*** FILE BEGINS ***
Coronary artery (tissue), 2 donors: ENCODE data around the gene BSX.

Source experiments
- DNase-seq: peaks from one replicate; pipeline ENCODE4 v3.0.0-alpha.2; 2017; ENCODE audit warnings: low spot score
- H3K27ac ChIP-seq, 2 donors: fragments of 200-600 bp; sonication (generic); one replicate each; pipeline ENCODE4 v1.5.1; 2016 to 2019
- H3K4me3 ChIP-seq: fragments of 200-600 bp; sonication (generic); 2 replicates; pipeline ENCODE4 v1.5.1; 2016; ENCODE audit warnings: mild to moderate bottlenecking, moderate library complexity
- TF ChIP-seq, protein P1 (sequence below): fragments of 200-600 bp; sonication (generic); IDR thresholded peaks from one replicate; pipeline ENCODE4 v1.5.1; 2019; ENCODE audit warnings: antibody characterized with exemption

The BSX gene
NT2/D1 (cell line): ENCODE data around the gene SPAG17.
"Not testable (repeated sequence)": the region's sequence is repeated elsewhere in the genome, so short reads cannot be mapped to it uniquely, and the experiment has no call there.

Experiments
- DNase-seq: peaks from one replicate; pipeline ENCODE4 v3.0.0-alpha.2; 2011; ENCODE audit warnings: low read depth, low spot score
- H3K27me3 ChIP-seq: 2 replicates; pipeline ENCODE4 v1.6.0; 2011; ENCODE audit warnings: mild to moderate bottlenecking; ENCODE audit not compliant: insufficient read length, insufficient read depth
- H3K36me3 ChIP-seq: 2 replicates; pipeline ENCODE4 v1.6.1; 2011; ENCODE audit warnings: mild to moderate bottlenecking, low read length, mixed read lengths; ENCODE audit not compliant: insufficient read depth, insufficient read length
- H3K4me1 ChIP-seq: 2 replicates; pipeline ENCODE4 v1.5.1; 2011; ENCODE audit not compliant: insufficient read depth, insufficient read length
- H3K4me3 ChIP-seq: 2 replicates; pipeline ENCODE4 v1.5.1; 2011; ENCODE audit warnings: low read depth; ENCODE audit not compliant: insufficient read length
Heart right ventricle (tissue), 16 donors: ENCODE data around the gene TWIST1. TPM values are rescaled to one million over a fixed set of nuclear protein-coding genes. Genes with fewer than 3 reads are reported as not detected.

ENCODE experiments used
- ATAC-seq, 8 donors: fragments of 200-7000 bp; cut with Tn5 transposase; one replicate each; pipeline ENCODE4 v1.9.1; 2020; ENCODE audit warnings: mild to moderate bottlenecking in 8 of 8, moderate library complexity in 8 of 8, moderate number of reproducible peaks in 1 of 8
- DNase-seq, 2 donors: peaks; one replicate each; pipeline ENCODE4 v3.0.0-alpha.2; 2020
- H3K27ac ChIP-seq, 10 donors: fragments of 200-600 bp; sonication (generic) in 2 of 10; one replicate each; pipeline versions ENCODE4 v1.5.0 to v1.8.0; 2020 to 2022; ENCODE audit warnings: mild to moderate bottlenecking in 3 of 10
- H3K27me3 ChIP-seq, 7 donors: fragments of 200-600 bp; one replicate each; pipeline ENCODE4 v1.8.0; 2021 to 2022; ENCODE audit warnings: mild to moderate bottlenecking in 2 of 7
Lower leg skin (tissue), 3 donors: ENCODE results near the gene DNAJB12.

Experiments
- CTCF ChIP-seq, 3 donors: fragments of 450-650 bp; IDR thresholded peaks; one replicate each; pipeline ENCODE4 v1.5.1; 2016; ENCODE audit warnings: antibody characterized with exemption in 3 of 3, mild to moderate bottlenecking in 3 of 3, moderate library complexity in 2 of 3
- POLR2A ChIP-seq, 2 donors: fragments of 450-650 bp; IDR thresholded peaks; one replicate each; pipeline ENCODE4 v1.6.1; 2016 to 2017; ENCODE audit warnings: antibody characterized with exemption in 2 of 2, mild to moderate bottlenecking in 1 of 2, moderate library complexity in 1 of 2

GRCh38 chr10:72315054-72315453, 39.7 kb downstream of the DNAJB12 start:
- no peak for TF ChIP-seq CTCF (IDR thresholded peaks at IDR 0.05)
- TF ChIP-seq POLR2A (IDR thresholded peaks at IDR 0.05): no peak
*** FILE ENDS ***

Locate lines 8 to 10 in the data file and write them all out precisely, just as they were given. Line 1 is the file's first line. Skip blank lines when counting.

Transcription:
NT2/D1 (cell line): ENCODE data around the gene SPAG17.
"Not testable (repeated sequence)": the region's sequence is repeated elsewhere in the genome, so short reads cannot be mapped to it uniquely, and the experiment has no call there.

Experiments